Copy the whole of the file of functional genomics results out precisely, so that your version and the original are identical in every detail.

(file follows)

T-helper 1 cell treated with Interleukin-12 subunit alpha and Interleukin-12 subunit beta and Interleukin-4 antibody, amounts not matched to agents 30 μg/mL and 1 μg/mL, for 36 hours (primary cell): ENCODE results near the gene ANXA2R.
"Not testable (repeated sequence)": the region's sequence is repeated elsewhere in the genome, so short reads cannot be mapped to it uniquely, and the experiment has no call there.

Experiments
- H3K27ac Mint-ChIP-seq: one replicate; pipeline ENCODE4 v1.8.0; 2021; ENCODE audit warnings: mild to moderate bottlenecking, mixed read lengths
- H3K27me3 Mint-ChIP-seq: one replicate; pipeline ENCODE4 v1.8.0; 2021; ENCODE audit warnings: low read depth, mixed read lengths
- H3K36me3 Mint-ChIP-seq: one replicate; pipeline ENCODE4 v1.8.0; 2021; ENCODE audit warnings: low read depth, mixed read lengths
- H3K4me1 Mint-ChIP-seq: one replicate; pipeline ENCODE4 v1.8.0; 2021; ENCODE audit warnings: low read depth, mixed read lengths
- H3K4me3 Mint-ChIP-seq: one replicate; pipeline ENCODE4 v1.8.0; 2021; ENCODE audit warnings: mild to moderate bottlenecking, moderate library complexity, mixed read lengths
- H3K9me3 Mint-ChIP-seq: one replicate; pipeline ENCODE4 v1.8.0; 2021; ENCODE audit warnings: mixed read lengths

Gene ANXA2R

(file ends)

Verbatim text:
T-helper 1 cell treated with Interleukin-12 subunit alpha and Interleukin-12 subunit beta and Interleukin-4 antibody, amounts not matched to agents 30 μg/mL and 1 μg/mL, for 36 hours (primary cell): ENCODE results near the gene ANXA2R.
"Not testable (repeated sequence)": the region's sequence is repeated elsewhere in the genome, so short reads cannot be mapped to it uniquely, and the experiment has no call there.

Experiments
- H3K27ac Mint-ChIP-seq: one replicate; pipeline ENCODE4 v1.8.0; 2021; ENCODE audit warnings: mild to moderate bottlenecking, mixed read lengths
- H3K27me3 Mint-ChIP-seq: one replicate; pipeline ENCODE4 v1.8.0; 2021; ENCODE audit warnings: low read depth, mixed read lengths
- H3K36me3 Mint-ChIP-seq: one replicate; pipeline ENCODE4 v1.8.0; 2021; ENCODE audit warnings: low read depth, mixed read lengths
- H3K4me1 Mint-ChIP-seq: one replicate; pipeline ENCODE4 v1.8.0; 2021; ENCODE audit warnings: low read depth, mixed read lengths
- H3K4me3 Mint-ChIP-seq: one replicate; pipeline ENCODE4 v1.8.0; 2021; ENCODE audit warnings: mild to moderate bottlenecking, moderate library complexity, mixed read lengths
- H3K9me3 Mint-ChIP-seq: one replicate; pipeline ENCODE4 v1.8.0; 2021; ENCODE audit warnings: mixed read lengths

Gene ANXA2R